- growing abnormally out of something else; superfluous.
- Phonetics. (of a speech sound) inserted or added as a result of articulatory interaction or impetus, as the t-sound in sense (sents) or against (from Middle English ageynes), without grammatical or historical justification; intrusive; parasitic.
Origin of excrescent
Dictionary.com Unabridged Based on the Random House Unabridged Dictionary, © Random House, Inc. 2018
Examples from the Web for excrescent
An excrescent b, as in chimbley and fambly, seems to be native.The American Language
Henry L. Mencken
You are regarded an excrescent growth on the body of civil society.
The insertion of excrescent p occurs after m in other words in Chaucer; as in solempne, dampne.
Skeat explains this form as fallen with an excrescent d, due to Scandinavian influence, citing also Bk.The Bruce
If heavy rains happen at this critical period, they will wash this excrescent substance off, and thereby damage the plants.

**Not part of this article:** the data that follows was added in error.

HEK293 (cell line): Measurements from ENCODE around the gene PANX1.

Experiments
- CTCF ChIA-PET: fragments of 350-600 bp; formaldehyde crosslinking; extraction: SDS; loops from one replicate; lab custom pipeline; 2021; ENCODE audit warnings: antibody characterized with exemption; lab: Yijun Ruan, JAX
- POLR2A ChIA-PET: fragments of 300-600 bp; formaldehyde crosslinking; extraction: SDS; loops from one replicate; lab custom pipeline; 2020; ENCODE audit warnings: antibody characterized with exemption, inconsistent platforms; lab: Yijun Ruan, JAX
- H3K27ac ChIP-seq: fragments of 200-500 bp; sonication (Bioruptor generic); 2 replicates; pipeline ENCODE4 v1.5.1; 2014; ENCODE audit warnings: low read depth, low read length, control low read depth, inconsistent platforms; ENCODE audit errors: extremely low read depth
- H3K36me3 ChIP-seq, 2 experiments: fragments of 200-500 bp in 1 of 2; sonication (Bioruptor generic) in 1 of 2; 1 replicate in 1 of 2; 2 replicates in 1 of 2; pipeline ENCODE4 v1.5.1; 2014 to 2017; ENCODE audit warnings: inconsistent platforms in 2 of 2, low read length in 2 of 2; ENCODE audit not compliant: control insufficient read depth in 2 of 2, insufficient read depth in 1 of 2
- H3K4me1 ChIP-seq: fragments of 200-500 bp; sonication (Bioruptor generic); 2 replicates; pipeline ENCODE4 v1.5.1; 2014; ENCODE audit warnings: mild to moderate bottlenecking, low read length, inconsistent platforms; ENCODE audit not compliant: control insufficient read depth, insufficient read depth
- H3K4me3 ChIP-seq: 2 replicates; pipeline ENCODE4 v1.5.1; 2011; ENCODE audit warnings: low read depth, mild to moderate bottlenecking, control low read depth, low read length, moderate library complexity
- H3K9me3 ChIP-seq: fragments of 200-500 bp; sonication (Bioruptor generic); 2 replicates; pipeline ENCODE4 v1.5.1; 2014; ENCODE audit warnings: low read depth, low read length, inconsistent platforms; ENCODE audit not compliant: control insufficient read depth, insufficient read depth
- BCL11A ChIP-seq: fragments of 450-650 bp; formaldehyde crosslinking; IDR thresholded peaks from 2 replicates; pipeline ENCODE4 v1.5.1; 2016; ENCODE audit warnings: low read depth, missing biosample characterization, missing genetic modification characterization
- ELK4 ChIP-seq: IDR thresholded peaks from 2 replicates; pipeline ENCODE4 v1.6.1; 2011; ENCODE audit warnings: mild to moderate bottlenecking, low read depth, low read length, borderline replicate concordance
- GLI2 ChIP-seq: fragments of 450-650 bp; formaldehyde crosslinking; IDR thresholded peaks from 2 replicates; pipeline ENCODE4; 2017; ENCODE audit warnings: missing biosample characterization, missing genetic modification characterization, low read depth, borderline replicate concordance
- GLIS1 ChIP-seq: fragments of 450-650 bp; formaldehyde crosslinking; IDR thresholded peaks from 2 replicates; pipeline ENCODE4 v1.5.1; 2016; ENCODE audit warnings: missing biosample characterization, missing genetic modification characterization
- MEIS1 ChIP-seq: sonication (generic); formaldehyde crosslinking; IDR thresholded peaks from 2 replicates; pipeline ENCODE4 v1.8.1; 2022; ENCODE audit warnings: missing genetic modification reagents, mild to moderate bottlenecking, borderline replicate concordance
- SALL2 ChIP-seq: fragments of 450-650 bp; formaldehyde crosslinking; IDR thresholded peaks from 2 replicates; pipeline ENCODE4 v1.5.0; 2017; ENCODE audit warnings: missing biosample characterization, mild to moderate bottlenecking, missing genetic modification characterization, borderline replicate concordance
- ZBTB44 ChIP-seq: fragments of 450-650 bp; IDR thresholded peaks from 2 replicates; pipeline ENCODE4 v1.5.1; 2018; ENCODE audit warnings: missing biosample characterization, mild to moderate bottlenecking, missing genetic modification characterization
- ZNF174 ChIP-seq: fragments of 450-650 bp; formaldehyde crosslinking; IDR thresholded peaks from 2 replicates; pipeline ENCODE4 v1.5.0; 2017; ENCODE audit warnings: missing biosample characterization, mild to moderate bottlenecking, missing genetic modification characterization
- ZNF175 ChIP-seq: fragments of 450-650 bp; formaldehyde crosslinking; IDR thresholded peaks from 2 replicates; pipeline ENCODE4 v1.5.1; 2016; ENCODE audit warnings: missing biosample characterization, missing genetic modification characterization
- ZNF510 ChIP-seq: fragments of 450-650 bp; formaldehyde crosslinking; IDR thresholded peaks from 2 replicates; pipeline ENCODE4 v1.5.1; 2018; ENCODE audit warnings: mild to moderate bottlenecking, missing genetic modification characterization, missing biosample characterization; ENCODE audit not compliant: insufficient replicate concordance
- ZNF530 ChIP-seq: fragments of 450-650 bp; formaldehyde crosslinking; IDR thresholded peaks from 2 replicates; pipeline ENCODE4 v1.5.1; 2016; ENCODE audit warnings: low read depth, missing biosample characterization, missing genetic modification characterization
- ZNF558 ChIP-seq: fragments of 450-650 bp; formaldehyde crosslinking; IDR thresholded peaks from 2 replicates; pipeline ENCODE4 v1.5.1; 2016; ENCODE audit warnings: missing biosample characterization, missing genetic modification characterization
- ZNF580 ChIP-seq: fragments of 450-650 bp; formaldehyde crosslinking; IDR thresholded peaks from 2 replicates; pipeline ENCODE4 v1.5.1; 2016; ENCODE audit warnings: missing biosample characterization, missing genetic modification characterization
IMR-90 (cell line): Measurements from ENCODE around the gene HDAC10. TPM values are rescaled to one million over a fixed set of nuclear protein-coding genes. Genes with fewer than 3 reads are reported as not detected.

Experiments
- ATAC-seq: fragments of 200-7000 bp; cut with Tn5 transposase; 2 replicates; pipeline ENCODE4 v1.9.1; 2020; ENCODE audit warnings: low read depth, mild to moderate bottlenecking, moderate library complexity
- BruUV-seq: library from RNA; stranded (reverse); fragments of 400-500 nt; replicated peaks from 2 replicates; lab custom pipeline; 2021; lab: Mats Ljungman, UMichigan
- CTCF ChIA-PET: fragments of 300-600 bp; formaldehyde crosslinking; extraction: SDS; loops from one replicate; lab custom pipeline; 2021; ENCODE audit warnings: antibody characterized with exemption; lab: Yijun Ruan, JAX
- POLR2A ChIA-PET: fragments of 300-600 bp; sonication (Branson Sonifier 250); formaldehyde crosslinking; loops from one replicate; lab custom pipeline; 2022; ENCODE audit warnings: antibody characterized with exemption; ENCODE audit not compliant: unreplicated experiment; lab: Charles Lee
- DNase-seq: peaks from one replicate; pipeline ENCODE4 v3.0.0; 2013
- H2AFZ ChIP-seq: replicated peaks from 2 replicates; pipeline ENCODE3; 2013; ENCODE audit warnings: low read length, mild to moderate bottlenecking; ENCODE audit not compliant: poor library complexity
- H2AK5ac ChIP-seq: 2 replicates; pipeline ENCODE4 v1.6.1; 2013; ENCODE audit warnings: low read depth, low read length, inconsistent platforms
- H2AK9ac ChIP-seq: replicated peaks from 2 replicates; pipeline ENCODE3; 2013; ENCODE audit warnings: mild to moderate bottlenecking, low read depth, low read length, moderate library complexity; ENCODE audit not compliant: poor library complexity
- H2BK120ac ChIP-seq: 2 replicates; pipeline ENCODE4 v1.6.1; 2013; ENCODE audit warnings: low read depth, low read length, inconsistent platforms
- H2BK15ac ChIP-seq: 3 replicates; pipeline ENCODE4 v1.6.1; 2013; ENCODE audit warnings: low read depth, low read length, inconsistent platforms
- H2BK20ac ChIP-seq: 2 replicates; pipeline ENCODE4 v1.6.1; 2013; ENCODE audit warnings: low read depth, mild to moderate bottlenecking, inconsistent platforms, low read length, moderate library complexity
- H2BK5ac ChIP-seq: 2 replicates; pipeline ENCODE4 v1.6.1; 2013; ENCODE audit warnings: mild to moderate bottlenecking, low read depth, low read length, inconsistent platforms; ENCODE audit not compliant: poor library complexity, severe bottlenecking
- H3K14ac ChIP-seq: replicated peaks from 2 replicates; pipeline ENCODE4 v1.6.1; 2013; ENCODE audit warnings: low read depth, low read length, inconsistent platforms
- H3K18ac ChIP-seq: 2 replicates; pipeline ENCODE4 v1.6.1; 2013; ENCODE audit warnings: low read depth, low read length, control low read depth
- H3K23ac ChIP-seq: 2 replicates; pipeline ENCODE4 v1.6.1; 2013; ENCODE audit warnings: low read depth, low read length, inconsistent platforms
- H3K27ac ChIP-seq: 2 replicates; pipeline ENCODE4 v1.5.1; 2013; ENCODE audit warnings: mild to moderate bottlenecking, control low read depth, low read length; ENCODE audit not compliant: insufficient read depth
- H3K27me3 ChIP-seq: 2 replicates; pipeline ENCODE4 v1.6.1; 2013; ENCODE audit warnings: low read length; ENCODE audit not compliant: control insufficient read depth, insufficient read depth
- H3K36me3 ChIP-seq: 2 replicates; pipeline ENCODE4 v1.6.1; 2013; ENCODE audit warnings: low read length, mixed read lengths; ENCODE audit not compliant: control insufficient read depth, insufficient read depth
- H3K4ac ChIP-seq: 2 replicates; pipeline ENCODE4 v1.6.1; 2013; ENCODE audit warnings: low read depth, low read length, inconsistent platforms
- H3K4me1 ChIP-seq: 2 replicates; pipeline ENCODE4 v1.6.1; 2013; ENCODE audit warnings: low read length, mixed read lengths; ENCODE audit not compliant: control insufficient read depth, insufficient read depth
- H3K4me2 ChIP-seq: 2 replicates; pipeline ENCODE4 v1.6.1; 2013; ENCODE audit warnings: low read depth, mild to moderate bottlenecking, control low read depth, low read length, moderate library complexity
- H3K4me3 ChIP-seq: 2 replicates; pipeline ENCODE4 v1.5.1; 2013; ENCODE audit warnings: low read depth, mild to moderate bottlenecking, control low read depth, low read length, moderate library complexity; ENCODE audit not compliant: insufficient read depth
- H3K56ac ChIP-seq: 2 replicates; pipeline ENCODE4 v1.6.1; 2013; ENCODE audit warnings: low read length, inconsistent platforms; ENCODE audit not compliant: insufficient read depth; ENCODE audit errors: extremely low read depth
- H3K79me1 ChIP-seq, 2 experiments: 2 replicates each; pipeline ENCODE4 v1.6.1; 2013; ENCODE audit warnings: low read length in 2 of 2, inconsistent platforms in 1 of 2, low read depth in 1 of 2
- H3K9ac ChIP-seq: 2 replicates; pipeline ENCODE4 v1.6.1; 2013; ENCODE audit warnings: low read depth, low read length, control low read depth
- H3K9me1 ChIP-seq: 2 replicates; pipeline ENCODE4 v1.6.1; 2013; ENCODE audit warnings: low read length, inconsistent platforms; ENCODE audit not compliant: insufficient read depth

- denoting, relating to, or resembling an abnormal outgrowth
- uselessly added; not essential; superfluous
- denoting or relating to a speech sound or letter inserted into a word without etymological justification, such as the b in nimble
C17: from Latin excrēscēns, from excrēscere, from crēscere to grow
Collins English Dictionary - Complete & Unabridged 2012 Digital Edition © William Collins Sons & Co. Ltd. 1979, 1986 © HarperCollins Publishers 1998, 2000, 2003, 2005, 2006, 2007, 2009, 2012
Word Origin and History for excrescent
mid-15c., from Latin excrescentem (nominative excrescens), present participle of excrescere (see excrescence).
Online Etymology Dictionary, © 2010 Douglas Harper
- Growing out abnormally, excessively, or superfluously.
The American Heritage® Stedman's Medical Dictionary Copyright © 2002, 2001, 1995 by Houghton Mifflin Company. Published by Houghton Mifflin Company.